Feb. 22, 2022 – UF Professor Emeritus Charles Richard Conti, M.D., MACC, H.C., F.C.P, an internationally recognized cardiologist whose esteemed career influenced physicians across the world and helped improve the quality of life for countless people through his skillful and compassionate care, has died.
Conti’s honored career as a physician, researcher, teacher, administrator and prolific writer and editor spanned six decades, with nearly 50 years at the UF College of Medicine. He joined the UF faculty in 1974 as a professor of medicine and chief of the division of cardiovascular medicine, a position he served in for 24 years until he stepped down in 1998. His arrival at UF from Johns Hopkins University had an immediate impact on the reputation of the College of the Medicine’s cardiovascular medicine program due to the pioneering randomized clinical trial he brought with him, which was the first of its kind that investigated coronary bypass surgery as a treatment for coronary artery disease. Conti’s expertise in coronary artery disease and his staunch devotion to the professional development of his faculty played a significant role in building the division into one of the leading cardiovascular medicine programs in the nation.
When Conti first arrived at UF, there were four cardiology fellows and six faculty physicians. Today, the division trains 30 fellows and comprises 30 faculty members. His reach in clinical cardiology training extends beyond any other at UF, having been involved with the education of thousands of medical students, residents and cardiology fellows during his career.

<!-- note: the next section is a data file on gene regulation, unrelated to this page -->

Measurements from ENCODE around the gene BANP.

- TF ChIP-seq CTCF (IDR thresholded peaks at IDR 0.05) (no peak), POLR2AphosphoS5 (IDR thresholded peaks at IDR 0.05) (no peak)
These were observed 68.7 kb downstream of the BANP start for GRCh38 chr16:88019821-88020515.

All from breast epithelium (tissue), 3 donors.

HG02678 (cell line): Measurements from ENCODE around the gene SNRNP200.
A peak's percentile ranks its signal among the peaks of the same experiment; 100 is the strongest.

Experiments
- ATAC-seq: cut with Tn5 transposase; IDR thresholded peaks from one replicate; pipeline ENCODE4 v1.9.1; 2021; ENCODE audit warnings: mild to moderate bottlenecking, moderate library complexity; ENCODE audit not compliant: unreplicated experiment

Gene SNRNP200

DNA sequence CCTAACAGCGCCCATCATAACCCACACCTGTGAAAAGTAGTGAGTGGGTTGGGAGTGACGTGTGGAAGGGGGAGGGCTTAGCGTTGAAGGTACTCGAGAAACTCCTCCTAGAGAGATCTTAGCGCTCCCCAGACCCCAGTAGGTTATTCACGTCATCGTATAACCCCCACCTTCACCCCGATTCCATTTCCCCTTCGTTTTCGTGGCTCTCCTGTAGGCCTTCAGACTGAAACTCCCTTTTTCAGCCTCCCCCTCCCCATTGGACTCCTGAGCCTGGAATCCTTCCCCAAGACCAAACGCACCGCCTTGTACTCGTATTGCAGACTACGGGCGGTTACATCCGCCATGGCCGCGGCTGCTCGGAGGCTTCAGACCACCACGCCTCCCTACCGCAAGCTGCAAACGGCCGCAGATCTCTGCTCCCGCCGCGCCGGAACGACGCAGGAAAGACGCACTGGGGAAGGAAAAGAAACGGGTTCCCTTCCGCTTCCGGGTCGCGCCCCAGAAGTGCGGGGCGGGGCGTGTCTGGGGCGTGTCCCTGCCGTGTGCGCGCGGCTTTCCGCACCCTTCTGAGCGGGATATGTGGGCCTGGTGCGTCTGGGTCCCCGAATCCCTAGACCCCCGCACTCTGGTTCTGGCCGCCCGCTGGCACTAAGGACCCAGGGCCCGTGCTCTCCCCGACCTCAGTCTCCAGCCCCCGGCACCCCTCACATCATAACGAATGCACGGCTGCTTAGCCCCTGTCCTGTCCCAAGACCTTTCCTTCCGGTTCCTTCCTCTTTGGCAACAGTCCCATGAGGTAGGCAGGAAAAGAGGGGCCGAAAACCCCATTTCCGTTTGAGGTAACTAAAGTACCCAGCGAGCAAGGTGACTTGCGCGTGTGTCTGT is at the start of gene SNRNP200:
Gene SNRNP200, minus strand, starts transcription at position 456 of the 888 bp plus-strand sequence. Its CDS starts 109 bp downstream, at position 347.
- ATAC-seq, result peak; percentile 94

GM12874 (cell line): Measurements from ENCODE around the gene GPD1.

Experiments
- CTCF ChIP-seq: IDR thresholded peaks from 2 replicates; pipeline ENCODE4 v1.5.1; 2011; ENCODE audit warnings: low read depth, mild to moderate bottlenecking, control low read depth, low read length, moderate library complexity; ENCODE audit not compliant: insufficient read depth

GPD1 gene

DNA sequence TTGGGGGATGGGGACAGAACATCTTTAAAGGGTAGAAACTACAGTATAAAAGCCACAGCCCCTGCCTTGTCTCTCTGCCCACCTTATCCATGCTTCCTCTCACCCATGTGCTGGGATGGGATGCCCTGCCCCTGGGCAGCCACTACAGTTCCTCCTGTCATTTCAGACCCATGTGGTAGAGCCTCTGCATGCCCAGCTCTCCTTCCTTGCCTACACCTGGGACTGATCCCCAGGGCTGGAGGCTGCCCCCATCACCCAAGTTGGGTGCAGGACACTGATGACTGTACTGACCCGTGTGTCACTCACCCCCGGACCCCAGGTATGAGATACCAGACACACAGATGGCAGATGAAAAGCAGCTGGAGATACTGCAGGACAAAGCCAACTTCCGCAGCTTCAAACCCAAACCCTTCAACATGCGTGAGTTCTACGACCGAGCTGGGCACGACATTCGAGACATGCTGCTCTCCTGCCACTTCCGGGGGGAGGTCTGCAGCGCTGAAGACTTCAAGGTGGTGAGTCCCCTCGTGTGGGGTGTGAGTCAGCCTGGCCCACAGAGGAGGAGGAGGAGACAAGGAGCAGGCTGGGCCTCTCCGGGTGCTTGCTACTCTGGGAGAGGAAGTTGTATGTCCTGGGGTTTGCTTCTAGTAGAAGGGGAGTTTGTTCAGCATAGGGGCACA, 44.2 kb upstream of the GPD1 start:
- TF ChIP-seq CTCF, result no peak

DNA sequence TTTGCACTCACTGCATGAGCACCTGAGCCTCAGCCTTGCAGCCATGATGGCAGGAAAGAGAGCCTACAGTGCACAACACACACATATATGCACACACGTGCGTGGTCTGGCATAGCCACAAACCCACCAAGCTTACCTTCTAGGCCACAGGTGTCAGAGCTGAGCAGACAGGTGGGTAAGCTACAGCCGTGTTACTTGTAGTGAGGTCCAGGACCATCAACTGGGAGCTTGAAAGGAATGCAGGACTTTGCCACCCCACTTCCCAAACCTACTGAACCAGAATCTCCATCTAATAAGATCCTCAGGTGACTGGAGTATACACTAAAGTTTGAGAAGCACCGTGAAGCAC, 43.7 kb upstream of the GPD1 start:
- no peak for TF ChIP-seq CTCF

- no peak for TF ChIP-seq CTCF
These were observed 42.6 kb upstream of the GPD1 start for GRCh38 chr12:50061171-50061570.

Born in Allentown, Pennsylvania in 1934, Conti grew up in Bethlehem and graduated from Lehigh University in 1956 and from the Johns Hopkins School of Medicine in 1960 as a member of the Alpha Omega Alpha Honor Society. He trained in internal medicine with the Osler Medical Service of The Johns Hopkins Hospital and completed a fellowship in cardiology at the same institution. Conti’s training was interrupted for two years when he served in the U.S. Army from 1962 to 1964. He was named chief resident of the Osler Medical Service in 1967, and in 1968, he joined the Johns Hopkins faculty as an assistant professor of medicine, rising to associate professor and medical director of the cardiac catheterization laboratory before leaving for the University of Florida.
His leadership, both nationally and internationally, was unmatched. He served as president of the American College of Cardiology from 1989 to 1990 and was an elected member of the American Clinical and Climatological Association, the Association of University Cardiologists and the Association of Professors in Cardiology. In 1991, Conti received an honorary fellowship from the College of Medicine of South Africa (FCP-SA), and in 1996, he was elected to the Johns Hopkins University Society of Scholars. He was awarded the Gifted Teacher Award from the Florida Chapter of the American College of Cardiology in 1999 and from the American College of Cardiology in 2002. In June 2000, he received a “Docteur Honoris Causa” from the University of Marseilles, and in 2004, he was named China Honorary Chair of the Great Wall International Congress of Cardiology (GW-ICC), Beijing.